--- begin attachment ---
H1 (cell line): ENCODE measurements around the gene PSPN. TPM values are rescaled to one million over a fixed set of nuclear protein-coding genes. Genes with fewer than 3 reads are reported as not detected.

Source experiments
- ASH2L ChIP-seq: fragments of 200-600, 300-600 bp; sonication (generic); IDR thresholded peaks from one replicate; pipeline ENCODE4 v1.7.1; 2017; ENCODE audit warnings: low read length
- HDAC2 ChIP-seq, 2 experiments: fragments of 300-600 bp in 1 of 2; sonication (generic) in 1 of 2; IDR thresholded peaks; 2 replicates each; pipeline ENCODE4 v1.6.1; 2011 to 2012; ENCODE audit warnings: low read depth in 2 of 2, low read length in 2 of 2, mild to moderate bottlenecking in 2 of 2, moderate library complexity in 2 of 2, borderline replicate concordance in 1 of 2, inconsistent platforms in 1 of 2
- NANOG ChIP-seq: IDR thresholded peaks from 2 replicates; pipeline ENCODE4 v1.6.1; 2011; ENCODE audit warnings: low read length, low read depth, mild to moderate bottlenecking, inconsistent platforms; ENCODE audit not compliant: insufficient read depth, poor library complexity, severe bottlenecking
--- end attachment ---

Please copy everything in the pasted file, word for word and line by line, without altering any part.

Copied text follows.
H1 (cell line): ENCODE measurements around the gene PSPN. TPM values are rescaled to one million over a fixed set of nuclear protein-coding genes. Genes with fewer than 3 reads are reported as not detected.

Source experiments
- ASH2L ChIP-seq: fragments of 200-600, 300-600 bp; sonication (generic); IDR thresholded peaks from one replicate; pipeline ENCODE4 v1.7.1; 2017; ENCODE audit warnings: low read length
- HDAC2 ChIP-seq, 2 experiments: fragments of 300-600 bp in 1 of 2; sonication (generic) in 1 of 2; IDR thresholded peaks; 2 replicates each; pipeline ENCODE4 v1.6.1; 2011 to 2012; ENCODE audit warnings: low read depth in 2 of 2, low read length in 2 of 2, mild to moderate bottlenecking in 2 of 2, moderate library complexity in 2 of 2, borderline replicate concordance in 1 of 2, inconsistent platforms in 1 of 2
- NANOG ChIP-seq: IDR thresholded peaks from 2 replicates; pipeline ENCODE4 v1.6.1; 2011; ENCODE audit warnings: low read length, low read depth, mild to moderate bottlenecking, inconsistent platforms; ENCODE audit not compliant: insufficient read depth, poor library complexity, severe bottlenecking